Super Easy Filter Question for you guys

Discussion in 'Digital Discussion & Q&A' started by mfer, Jan 7, 2010.

  1. mfer

    mfer TPF Noob!

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    Sorry, for such a basic question. I've been trying to find the answer online, but I'm not sure.

    I just bought a D40 kit with the 18-55mm f/3.5-5.6 G II ED lens and I've been reading that I should really get a clear UV filter for protecting my lens. I know that it isn't an expensive lens, but I like to take care of stuff none-the-less.

    So, I see on Nikon's site that I need a 52mm Screw In filter.
    Lens detail here

    I then go shopping. I see...
    $27 for Hoya 52mm UV (Ultra Violet) Super Multi Coated Glass Filter
    $19 for Hoya 52mm UV (Ultra Violet) Multi Coated Glass Filter

    But, how do I know that these are screw in filters and it will fit my kit lens? Are they all screw in?

    Also, I know that these are good for outdoor pics, but do you just leave the filter on even on the indoors, just to protect from dirt, etc? Does it hurt the image indoors?

    Appreciate the help guys and girls and thanks in advance.
     
  2. Shockey

    Shockey TPF Noob!

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    Save your money, you don't need one.
     
  3. Big Mike

    Big Mike I am Big, I am Mike Staff Member Supporting Member

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    Those are the correct size and yes, they are screw in filters. The size given with a filter is going to be a diameter, which usually denotes a screw type filter.

    It's going to hurt the image at all times. That's what happens when you put something in front of your lens. Sometimes, for some people, the benefits outweigh the down side. But in general, I agree with Shockey on this one.
     
  4. mfer

    mfer TPF Noob!

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    Wow, so you guys are saying no filter then.

    Appreciate your thoughts and the thoughts from others as well!

    Cheers!
     
  5. SrBiscuit

    SrBiscuit TPF Noob!

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    there are 2 camps to the UV filter thought. im sure more will chime in.
    i used to use one too on all my lenses purely out of fear. but after reading some of the threads on here about what it can do to your image, i removed them. im a little more careful now, and i dont have to worry about the negatives of UV filters. :thumbup:
     
  6. Garbz

    Garbz No longer a newbie, moving up!

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    Yeah I'd normally chime in from the other camp. Protective filters are a good idea in general, and has actually saved my skin several times. I'm not careful and do a lot of stupid things to get a decent shot.

    The filters hurt the image by various degrees. A cheap Hoya filter just flat out makes the picture fuzzy and causes a lot of flare issues. It's nasty and I wouldn't wish anyone to use it. The world would be a better place without them. The Hoya SHMC filters are about the lowest end filter I would ever consider putting on any lens. Pro1D filters are good too, though from a protective side of things they are worse (thinner). Recently I've switched to B+W filters, the good ones which are available for about $70+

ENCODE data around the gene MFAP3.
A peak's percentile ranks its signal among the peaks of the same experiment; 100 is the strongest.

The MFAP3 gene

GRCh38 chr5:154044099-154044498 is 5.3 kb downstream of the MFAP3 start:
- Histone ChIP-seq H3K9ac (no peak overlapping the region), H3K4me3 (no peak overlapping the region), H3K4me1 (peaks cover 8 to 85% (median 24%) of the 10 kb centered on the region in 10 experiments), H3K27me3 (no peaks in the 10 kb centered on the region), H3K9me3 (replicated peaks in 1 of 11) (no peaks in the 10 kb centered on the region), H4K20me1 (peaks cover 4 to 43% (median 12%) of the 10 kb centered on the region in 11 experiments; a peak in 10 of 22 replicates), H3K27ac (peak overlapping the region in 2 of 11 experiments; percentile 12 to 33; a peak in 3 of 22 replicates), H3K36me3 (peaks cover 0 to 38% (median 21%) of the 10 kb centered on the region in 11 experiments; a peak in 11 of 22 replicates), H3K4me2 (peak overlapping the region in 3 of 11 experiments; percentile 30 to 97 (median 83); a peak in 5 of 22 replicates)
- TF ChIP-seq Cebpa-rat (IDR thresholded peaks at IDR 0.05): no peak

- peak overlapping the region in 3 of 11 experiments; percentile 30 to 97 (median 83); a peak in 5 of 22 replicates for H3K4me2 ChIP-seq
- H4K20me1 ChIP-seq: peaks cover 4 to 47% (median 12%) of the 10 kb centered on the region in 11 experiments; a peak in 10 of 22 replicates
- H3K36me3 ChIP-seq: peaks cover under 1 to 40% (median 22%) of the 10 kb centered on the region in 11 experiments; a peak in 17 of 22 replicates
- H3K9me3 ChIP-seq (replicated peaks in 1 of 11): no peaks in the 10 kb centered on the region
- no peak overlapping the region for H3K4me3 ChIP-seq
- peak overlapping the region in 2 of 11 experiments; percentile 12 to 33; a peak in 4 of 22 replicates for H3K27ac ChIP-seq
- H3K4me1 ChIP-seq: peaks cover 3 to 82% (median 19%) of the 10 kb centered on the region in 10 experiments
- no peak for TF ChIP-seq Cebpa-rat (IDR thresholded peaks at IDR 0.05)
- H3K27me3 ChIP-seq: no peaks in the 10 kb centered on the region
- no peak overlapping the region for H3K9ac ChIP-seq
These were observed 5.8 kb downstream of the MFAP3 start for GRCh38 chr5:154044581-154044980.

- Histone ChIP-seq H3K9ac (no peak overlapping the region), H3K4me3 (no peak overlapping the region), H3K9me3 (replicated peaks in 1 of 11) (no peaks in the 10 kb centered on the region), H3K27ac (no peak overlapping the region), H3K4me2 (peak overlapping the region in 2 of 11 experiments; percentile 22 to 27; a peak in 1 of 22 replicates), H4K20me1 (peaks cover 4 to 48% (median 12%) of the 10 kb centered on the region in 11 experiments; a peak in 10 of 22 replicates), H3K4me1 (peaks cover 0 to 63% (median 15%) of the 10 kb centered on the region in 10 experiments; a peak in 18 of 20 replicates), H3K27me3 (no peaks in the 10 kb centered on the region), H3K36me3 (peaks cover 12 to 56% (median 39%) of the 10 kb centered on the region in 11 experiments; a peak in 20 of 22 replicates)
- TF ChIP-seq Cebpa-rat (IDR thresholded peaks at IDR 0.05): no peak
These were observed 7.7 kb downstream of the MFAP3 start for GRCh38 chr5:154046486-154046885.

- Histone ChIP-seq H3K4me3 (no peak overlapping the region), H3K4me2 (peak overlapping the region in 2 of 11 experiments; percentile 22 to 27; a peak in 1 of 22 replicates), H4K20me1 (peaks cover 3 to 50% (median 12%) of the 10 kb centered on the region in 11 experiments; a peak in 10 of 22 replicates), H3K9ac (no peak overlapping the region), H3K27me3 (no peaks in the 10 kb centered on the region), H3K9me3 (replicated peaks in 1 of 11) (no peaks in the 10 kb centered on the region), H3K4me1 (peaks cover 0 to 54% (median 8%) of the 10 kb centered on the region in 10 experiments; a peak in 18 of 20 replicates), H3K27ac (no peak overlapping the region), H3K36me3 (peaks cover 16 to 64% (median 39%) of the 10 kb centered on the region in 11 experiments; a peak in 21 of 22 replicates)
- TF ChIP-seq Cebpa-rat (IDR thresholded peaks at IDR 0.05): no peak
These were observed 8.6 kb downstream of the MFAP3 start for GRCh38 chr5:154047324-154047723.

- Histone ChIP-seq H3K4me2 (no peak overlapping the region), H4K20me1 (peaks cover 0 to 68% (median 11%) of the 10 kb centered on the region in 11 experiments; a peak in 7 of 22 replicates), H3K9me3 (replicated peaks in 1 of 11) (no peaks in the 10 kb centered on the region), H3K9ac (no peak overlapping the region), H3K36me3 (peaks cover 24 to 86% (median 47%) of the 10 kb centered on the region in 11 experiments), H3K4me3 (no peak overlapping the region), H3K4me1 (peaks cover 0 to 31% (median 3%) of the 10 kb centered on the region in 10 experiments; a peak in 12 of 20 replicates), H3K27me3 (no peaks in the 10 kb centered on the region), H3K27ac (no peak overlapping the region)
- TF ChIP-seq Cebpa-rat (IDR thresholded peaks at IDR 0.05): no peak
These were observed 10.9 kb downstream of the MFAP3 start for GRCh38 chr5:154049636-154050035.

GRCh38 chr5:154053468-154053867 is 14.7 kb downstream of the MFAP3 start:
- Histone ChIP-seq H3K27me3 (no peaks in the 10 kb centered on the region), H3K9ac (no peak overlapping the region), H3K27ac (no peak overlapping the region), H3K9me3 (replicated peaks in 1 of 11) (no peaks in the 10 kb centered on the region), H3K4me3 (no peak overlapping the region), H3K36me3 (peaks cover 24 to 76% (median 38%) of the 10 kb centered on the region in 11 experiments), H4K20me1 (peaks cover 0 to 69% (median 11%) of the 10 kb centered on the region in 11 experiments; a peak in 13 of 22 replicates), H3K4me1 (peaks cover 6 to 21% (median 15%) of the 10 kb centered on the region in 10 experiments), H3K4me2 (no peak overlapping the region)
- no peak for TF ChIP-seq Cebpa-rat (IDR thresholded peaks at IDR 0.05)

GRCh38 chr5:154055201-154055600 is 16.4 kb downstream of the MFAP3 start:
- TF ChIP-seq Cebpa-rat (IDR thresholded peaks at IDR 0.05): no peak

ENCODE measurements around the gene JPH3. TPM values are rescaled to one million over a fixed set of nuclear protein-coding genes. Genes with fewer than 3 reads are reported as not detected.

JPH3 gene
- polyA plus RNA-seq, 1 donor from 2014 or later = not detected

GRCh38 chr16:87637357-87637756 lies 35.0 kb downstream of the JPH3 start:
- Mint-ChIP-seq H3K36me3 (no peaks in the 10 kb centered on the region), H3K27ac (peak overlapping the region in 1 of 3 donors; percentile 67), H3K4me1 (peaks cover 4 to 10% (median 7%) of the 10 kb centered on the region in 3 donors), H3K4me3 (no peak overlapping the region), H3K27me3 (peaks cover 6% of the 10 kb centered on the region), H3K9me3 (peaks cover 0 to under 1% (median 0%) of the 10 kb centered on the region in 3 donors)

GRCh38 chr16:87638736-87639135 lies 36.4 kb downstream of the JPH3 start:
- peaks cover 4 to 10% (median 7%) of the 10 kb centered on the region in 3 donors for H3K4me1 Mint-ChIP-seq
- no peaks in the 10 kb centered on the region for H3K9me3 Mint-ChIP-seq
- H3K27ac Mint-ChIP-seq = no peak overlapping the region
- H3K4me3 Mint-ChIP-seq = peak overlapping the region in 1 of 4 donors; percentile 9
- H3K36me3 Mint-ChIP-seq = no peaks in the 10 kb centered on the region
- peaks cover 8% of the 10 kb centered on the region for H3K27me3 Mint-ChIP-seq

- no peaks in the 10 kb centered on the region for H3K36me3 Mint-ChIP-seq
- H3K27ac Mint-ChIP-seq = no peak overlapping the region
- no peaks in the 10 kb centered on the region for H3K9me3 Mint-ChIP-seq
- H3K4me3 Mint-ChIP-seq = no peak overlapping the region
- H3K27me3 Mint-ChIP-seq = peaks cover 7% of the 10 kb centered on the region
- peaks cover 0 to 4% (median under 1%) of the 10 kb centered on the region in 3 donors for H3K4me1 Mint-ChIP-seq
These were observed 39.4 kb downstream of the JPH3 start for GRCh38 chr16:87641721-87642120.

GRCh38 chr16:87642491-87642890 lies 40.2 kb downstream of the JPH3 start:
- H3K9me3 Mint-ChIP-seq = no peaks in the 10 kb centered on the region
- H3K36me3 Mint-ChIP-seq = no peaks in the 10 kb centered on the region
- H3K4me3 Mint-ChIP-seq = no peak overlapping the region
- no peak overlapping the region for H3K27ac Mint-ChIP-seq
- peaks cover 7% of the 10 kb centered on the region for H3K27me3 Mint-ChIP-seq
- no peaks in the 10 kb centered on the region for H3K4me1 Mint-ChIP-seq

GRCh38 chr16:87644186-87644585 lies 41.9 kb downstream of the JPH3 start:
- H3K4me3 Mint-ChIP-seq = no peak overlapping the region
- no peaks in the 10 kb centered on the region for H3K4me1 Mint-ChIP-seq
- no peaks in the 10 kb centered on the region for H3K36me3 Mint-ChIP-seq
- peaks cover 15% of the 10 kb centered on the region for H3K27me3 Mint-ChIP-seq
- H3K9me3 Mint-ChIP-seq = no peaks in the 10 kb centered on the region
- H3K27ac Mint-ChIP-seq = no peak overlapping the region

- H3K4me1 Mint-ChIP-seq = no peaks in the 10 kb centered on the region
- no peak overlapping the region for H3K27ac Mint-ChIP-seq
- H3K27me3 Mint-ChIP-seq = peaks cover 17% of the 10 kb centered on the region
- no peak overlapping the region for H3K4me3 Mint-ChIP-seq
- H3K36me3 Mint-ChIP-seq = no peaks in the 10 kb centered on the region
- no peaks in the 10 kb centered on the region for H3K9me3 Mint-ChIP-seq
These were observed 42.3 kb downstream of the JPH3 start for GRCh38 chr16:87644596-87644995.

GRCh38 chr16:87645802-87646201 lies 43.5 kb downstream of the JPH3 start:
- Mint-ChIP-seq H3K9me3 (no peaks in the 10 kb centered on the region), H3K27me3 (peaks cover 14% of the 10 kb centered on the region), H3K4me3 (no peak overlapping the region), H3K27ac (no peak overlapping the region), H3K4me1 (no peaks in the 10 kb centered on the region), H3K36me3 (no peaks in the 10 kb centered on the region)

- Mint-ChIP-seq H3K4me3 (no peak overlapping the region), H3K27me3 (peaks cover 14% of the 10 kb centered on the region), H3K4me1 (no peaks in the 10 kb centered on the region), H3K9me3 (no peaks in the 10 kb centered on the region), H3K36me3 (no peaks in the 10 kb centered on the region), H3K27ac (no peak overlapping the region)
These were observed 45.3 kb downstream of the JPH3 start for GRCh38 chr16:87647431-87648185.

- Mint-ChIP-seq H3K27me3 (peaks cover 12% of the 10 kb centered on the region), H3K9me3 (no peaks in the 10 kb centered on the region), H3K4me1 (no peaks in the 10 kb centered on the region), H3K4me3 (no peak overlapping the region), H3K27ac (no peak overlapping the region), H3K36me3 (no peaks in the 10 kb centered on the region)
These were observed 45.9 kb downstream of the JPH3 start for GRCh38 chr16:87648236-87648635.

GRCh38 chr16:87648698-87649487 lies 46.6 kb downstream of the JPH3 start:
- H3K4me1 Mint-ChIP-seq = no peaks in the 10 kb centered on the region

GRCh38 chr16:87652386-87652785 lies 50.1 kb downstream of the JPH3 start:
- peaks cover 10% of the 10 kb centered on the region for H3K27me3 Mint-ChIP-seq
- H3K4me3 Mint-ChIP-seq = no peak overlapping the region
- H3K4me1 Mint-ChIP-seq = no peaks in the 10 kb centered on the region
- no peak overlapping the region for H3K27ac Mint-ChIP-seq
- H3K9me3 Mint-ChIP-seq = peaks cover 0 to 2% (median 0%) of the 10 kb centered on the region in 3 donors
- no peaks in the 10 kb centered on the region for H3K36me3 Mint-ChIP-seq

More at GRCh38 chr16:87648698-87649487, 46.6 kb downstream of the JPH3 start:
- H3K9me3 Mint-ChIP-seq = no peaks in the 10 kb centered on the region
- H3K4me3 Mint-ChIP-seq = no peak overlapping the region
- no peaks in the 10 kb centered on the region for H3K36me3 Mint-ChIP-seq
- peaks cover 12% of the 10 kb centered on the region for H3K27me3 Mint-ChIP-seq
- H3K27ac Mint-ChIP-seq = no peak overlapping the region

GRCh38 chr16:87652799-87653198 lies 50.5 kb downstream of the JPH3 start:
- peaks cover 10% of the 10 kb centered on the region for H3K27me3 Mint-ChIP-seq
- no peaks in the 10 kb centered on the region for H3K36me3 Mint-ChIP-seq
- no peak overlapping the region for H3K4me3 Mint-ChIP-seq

In your case though. Weigh in the cost of the lens vs the cost of the filter. My 50mm f/1.8 has no protective filter on it. The filter costs about half the cost of the whole lens. My 28-70mm f/2.8 on the other hand has a shiny B+W filter because I'm not made of money and chipping the front element of that lens would really just spoil my day.

    So in summary:
    - The question of value is left entirely up to you.
    - Cheap filters are bad, no iffs or buts, just plain out bad.
    - Even the most expensive filters while showing no sharpness issues may cause flaring BUT if they do you can always take them off. (I don't use filters for night photography).
     
  7. KmH

    KmH Helping photographers learn to fish Supporting Member

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    GOOD:

    Use the lens cap when the lens is not in use and the lens hood when it is in use. Treat your gear like the precision, costly equipment it is and be careful as you handle it.
    Using the hood, increases contrast and minimizes lens flare. :thumbup:

    BAD:

    A UV lens adds an air gap and extra glass the lens was not optimised to have. The additional air gap and glass surfaces can cause a loss of image contrast and will promote lens flare.
     
  8. Sleepy_Sentry

    Sleepy_Sentry TPF Noob!

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    I agree, just use a lens hood and keep the cap on when not in use. I actually think a solid hood provides more protection than a filter in many instances, not to mention it makes your camera look 10x cooler. ;)
     
  9. mfer

    mfer TPF Noob!

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    What are you talking about!?!? I look cool already!!!

    [​IMG]
     
  10. CSR Studio

    CSR Studio TPF Noob!

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    Don't waste your money. I have been photographing for 25+ years and have never used a UV filter. I take care of my equipment, but I don't treat it like the crown jewels so don't think that you have to treat it as something fragile just because you don't have a UV filter on the front of your lens. Keep the lens cap on when not in use and you will be fine.
     

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